If you read the last post, you’re probably worried that this one will be another essay of outrageous length. Well, don’t worry! This one is more straightforward. I won’t devote quite as much space to this particular “lens” through which the single life comes into focus. That’s not because this perspective is less important; it’s because this one is easier to explain.
First of all, if you are single, you have a unique opportunity to serve the Lord. This is the reason that Paul praises the single life in 1 Corinthians 7. He explains:
I want you to be free from anxieties. The unmarried man is anxious about the things of the Lord, how to please the Lord. But the married man is anxious about worldly things, how to please his wife, and his interests are divided. And the unmarried or betrothed woman is anxious about the things of the Lord, how to be holy in body and spirit. But the married woman is anxious about worldly things, how to please her husband. (vv. 32–34)
Like I said—pretty straightforward! While there’s no denying that married people can serve the Lord by behaving appropriately toward their spouses (Eph 5:22–33), single people have much more free time and energy to serve the Lord in other ways. For example, an unmarried man or woman may have more time to help out with child care at the church, or volunteer at a local animal shelter, or visit church members in the hospital, or pray for the salvation of friends who are not believers. He or she doesn’t have the pressing concern of pleasing a spouse or taking care of a child. If you are single, you are flexible and free to serve the Lord in many ways that a married person is not! What a great privilege this is!
Here’s the problem, though. It’s really easy to become self-indulgent as a single person. It’s really easy to spend your money on yourself, to buy things that offer a fleeting sense of pleasure, to waste hours on mere entertainment, to spend time only with people whose company you enjoy, or to pour all of your energy into hobbies that don’t contribute to the well-being of others and demonstrate the supremacy of Jesus Christ. Paul warns, “Whether you eat or drink, or whatever you do, do all to the glory of God” (1 Corinthians 10:31). Everything we do should be done because we want God to be seen as great by ourselves and by others. For example, this means that we only take time to relax because we want to regain the energy needed to serve the Lord and serve other people! In his letter to the Galatian church, Paul warns believers who are freed from slavery to the law of Moses, “Do not use your freedom as an opportunity for the flesh, but through love serve one another” (5:13). We are not bound to the law; we are not required to keep it in order to be declared righteous by God. But we were not set free just so that we can indulge ourselves however we please. We were set free to “walk by the Spirit” (v. 16). Don’t waste this opportunity as a single person to serve the Lord!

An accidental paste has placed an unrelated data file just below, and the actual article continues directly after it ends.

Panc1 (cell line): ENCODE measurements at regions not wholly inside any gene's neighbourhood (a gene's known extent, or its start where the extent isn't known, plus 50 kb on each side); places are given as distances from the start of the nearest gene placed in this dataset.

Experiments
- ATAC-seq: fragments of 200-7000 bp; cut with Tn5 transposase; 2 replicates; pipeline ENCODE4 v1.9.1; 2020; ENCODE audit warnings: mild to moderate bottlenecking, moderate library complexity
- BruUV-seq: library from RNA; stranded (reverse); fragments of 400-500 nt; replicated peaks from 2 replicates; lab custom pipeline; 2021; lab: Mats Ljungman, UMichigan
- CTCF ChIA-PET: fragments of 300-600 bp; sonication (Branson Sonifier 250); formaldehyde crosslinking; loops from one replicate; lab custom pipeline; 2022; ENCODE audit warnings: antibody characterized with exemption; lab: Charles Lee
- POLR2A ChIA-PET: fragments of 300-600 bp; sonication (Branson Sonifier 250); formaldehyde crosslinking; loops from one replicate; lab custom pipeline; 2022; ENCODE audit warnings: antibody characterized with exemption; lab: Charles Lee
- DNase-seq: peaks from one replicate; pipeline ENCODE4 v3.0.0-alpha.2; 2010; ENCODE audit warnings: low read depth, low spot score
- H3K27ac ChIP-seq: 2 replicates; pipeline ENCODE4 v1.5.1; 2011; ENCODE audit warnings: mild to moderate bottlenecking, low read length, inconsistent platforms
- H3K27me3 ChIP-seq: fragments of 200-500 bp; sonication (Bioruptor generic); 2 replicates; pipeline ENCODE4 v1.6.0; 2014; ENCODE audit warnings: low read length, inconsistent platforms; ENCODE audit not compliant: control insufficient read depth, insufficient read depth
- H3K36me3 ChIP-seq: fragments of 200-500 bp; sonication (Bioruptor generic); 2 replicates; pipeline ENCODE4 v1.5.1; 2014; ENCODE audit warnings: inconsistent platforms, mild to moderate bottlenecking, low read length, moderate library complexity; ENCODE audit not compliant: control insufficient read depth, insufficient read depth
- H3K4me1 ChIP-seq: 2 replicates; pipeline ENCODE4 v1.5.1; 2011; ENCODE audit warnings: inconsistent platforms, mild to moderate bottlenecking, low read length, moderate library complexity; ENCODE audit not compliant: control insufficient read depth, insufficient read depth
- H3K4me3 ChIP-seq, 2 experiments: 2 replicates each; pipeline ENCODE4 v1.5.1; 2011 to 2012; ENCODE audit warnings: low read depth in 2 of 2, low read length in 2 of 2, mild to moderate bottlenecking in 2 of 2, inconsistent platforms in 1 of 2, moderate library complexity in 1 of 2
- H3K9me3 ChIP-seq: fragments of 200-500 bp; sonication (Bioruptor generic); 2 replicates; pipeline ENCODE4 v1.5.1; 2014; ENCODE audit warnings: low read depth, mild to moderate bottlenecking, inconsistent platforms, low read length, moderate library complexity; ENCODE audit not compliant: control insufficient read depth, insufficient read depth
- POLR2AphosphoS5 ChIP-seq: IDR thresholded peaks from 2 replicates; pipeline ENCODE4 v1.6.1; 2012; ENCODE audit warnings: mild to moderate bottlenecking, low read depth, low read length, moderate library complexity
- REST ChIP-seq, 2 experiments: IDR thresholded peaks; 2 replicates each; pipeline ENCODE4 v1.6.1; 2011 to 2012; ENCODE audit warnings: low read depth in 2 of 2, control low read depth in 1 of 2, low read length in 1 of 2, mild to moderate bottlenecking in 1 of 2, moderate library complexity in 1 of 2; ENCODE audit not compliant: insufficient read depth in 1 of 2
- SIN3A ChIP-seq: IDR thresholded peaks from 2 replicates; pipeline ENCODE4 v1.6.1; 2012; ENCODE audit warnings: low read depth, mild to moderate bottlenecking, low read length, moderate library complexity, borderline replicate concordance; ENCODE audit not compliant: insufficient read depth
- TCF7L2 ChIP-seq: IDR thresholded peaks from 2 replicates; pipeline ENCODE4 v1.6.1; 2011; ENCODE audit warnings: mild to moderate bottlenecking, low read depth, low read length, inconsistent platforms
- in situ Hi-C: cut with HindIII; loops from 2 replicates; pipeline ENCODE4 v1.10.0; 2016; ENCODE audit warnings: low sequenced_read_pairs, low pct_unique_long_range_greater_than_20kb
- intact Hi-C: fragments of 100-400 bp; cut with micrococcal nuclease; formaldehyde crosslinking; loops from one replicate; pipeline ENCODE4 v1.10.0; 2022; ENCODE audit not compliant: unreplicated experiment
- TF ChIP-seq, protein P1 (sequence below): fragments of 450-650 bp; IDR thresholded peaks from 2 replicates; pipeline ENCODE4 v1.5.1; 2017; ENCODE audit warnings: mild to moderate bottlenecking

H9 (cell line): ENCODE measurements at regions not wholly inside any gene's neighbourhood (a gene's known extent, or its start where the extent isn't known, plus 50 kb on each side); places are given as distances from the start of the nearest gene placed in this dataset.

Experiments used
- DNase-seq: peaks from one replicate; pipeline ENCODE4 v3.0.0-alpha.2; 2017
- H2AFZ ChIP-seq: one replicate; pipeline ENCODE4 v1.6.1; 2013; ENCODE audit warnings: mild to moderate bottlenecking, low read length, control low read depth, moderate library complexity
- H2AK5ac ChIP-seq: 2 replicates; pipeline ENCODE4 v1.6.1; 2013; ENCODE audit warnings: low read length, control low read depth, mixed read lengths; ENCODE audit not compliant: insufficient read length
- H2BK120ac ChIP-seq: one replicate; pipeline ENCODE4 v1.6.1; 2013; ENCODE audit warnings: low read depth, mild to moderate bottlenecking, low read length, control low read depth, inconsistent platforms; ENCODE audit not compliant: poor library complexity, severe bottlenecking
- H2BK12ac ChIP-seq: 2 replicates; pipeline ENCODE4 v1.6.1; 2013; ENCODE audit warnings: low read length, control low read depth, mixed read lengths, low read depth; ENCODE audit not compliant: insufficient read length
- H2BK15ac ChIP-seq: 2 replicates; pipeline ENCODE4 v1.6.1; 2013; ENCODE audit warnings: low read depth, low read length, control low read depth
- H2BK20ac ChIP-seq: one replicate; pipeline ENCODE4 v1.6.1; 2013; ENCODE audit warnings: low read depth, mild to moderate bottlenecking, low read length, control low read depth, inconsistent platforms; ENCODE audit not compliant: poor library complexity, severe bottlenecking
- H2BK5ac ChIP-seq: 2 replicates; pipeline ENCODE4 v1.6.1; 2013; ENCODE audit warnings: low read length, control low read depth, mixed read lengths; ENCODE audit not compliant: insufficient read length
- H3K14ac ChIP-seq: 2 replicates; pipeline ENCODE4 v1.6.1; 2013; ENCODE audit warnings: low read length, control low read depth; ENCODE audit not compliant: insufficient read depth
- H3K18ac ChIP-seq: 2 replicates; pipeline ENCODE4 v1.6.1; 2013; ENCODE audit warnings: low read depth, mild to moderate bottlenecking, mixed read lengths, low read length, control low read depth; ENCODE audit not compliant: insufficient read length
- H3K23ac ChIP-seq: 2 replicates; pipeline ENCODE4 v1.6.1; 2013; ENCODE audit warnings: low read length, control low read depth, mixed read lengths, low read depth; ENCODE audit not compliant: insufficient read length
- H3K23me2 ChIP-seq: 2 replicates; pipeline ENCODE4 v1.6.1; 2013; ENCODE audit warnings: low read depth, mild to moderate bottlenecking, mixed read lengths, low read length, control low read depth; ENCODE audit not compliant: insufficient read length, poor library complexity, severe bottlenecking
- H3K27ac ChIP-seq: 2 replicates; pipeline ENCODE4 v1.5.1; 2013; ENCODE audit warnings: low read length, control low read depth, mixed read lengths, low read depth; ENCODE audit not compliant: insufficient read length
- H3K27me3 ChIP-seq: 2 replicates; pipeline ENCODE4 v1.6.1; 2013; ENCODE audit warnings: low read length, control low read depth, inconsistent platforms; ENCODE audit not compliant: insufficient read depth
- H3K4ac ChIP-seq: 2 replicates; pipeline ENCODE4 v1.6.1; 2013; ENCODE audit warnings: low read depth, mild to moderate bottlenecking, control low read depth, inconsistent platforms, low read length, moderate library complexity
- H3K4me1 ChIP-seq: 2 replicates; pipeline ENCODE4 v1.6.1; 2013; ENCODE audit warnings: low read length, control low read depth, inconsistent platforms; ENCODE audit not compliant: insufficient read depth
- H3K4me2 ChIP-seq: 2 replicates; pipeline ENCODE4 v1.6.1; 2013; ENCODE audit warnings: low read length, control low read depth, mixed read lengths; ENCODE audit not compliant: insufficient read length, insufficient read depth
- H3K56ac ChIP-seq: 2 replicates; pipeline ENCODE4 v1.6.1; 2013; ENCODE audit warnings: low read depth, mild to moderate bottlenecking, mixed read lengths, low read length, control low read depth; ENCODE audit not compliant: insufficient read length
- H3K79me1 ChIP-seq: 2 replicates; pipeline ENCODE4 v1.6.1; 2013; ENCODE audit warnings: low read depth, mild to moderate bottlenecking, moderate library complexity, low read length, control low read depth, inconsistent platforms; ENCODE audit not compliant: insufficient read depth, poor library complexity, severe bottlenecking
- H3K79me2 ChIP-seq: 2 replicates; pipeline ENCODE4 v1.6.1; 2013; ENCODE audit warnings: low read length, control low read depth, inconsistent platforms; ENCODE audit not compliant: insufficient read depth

Now, what about those who would rather not remain single? Paul recognizes that not everyone has been given the spiritual gifting necessary to go without marriage (1 Corinthians 7:7–8). To those whom God has not given this gift, he says, “If they cannot exercise self-control, they should marry. For it is better to marry than to be aflame with passion” (v. 9). This truly is a counter-cultural solution to sexual temptation! In my Ask the Pastors article on sex and the single person, I argued that sexual desire should encourage a single person to seek marriage, which should in turn encourage him or her to become the kind of person who can get married. This, I believe, is the second opportunity presented by the single life—the opportunity to grow up. If you are single but want to be married, take full advantage of this time to “grow in the grace and knowledge of our Lord and Savior Jesus Christ” (2 Peter 3:18). Grow up to salvation through the pure spiritual milk of the gospel (1 Peter 2:2). Grow up as part of a church community (Ephesians 4:15–16). Grow up to become the kind of man or woman who is a faithful servant and friend of God. In particular, train yourself for marriage: learn how to forgive, how to communicate, how to manage your money responsibly, how to use your time well, how to raise children. It’s pretty ridiculous that we spend twelve years of schooling plus college to train ourselves for our careers, but we think six hours of premarital counseling will be enough to train us for our marriages. Attach yourself to a godly family in your church; watch and learn from them. Volunteer in the church nursery, teach a Sunday School class, or offer to babysit for families in the church. Prepare for marriage with more earnestness than you would prepare for your career. After all, who would be bold enough to insist that your career is more important than your family?
The single life is a time of great opportunity. It is not a time to spend hours in front of the TV or computer, to spend money selfishly, to pour oneself into activities of no lasting value. It is a time to glorify the Lord by serving him and by growing up to be a mature man or woman.